Earlier today, the White House Intellectual Property Enforcement Coordinator’s Office released a strategy on Intellectual Property enforcement. The document addresses the problem of rogue Internet pharmacies, and suggests that the Obama Administration will bolster IP enforcement as another tool to address the problem.
Traditionally, much of the approach regarding rogue Internet pharmacies has been on the public health risks. However, intellectual property enforcement provides another avenue to strike at the problem, and is inextricably tied to health and public safety risks. After all, most rogue Internet pharmacies, besides selling prescription drugs without a prescription, are engaged in violation of intellectual property rights at some level or another (especially patent and trademark infringement).
Among its other content, the IPEC strategy:
Praises Google, Yahoo and Bing for requiring VIPPS accreditation. The strategy states: “Google, Yahoo and Bing recently updated voluntary protocols designed to prevent the sale of sponsored results for unlawful businesses selling counterfeit medications online…the US Government applauds these efforts by the private sector and will continue to work with these companies and other search engine operators, advertising brokers and payment processors to explore methods to prohibit paid advertising for online illegal pharmaceutical vendors.”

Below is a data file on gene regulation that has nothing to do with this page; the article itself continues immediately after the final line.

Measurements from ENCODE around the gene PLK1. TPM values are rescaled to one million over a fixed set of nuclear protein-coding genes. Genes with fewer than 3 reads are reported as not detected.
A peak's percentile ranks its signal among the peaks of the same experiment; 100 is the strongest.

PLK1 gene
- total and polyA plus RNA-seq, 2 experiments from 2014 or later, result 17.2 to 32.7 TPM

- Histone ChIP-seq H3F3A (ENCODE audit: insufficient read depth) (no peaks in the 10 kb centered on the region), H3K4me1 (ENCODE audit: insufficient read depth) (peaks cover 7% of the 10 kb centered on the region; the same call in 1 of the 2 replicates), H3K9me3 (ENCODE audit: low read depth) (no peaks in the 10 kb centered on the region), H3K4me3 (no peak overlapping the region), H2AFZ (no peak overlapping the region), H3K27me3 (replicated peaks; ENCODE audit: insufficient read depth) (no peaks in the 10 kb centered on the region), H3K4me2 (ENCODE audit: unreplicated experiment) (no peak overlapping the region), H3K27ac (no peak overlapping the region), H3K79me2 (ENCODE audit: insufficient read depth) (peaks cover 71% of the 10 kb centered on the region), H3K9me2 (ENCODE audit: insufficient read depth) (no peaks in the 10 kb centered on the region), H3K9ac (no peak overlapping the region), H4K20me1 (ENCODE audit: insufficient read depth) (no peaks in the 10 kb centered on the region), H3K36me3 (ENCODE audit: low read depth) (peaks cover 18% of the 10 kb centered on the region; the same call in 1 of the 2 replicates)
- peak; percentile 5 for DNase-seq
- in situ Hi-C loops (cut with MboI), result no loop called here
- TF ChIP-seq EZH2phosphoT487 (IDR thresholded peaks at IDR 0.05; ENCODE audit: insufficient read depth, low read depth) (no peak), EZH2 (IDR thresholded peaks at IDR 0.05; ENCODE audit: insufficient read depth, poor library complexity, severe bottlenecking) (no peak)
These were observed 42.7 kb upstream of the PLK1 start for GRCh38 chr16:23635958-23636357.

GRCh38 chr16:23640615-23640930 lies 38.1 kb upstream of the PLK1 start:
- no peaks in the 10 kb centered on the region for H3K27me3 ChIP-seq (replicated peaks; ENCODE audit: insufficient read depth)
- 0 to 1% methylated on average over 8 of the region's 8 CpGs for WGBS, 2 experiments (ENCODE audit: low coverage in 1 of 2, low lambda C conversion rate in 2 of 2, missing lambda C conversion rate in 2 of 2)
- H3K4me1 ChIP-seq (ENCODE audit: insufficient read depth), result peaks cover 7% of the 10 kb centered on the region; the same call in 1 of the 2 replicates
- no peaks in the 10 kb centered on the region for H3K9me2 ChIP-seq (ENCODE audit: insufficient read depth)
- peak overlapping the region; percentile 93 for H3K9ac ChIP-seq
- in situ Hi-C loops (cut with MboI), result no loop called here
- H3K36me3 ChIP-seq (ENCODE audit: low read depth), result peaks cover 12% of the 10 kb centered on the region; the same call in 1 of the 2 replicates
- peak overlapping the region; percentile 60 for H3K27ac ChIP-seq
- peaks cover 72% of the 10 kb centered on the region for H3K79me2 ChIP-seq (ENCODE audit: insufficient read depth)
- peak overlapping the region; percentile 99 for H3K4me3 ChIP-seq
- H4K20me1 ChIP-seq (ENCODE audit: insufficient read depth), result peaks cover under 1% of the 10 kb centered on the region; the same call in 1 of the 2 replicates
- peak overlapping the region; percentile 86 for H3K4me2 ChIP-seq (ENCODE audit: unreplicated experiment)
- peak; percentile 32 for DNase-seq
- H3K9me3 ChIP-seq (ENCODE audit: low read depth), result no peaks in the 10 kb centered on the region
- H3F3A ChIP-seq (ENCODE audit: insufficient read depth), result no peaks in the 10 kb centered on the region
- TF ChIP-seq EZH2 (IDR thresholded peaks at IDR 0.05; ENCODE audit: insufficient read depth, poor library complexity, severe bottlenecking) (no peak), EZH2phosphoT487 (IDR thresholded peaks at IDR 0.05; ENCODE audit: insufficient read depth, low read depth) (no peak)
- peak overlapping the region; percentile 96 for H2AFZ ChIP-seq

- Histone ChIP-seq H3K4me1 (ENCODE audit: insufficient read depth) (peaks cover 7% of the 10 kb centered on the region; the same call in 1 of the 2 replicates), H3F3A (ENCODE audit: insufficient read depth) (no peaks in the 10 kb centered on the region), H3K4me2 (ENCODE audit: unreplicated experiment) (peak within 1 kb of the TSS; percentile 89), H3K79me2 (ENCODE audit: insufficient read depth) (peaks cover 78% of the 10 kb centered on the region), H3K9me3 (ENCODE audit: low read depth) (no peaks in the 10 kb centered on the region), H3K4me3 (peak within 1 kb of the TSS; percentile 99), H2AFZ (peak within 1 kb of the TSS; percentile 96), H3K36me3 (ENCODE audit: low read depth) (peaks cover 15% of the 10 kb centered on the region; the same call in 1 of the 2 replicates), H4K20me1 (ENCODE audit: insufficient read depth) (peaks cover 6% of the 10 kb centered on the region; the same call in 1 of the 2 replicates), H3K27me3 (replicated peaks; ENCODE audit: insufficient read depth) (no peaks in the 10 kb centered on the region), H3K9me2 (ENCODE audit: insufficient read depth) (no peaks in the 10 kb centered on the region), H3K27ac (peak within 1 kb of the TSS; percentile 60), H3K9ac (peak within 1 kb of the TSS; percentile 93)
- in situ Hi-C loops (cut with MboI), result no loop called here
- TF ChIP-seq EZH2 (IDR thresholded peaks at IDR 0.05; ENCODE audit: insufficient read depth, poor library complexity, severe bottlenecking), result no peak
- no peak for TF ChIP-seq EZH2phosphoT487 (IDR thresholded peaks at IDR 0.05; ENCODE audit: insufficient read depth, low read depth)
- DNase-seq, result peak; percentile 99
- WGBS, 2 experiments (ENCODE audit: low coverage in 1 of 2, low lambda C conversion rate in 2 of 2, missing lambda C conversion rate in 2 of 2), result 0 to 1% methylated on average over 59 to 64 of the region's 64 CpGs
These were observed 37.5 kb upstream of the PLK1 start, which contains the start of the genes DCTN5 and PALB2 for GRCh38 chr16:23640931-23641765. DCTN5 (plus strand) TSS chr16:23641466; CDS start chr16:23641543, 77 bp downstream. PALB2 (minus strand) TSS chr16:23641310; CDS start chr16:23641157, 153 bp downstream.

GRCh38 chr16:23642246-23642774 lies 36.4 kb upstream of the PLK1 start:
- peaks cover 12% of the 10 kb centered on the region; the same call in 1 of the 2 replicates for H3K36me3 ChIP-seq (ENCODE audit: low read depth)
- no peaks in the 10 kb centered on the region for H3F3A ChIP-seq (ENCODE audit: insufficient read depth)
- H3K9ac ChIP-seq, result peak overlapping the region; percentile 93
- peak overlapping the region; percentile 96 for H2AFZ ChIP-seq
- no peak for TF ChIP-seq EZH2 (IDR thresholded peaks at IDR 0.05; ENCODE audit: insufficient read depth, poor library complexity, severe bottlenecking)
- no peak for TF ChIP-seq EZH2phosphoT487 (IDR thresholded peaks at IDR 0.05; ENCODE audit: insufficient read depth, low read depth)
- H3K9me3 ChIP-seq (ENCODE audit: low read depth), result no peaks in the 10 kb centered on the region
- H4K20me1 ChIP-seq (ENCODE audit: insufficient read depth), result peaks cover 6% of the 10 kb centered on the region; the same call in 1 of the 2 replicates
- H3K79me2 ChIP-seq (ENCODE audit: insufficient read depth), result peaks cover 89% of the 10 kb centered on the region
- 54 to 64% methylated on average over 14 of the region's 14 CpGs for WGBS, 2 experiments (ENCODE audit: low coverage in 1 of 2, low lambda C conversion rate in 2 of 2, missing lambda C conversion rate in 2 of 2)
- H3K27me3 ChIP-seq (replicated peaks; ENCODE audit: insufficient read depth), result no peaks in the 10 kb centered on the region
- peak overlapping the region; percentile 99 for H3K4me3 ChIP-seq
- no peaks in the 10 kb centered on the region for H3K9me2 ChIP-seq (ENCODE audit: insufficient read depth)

Calls for the establishment of a Counterfeit Pharmaceutical Interagency Committee. The strategy states that the Commitee…”shall examine the myriad of problems associated with unlicensed Internet pharmacies, health and safety risks in the U.S. associated with the distribution of counterfeits…”
Recommends private sector cooperation to address the problem. The strategy urges “…content owners, Internet service providers, advertising brokers, payment processors and search engines, to work collaboratively, consistent with the antitrust laws, to address activity that has a negative economic impact and undermines U.S. businesses, and to seek practical and efficient solutions to address infringement.”
Cites LegitScript data. The report cites LegitScript in a couple of places, noting that “LegitScript, an online pharmacy verification service, identified over 36,000 online pharmacies as of March 2010 that do not meet the standards for certification by this company.”
The third point, urging private sector cooperation to address the problem, is a good one. Rogue Internet pharmacies rely on “safe haven” Domain Name Registrars, ISPs, boutique payment processors and other third parties to stay in business. The counterfeit drug problem is not insurmountable: Registrars such as GoDaddy, eNom, Directi, Name.com, Sibername and others, as well as ISPs and payment service providers, have the ability to help make the Internet a safer place through the sort of voluntary adoption of standards that the strategy refers to. Some of these companies (and all three search engines’ sponsored ad programs) have adopted such policies.
LegitScript applauds the Administration’s intellectual property enforcement strategy, and looks forward to supporting enforcement efforts designed to make the Internet a safer place.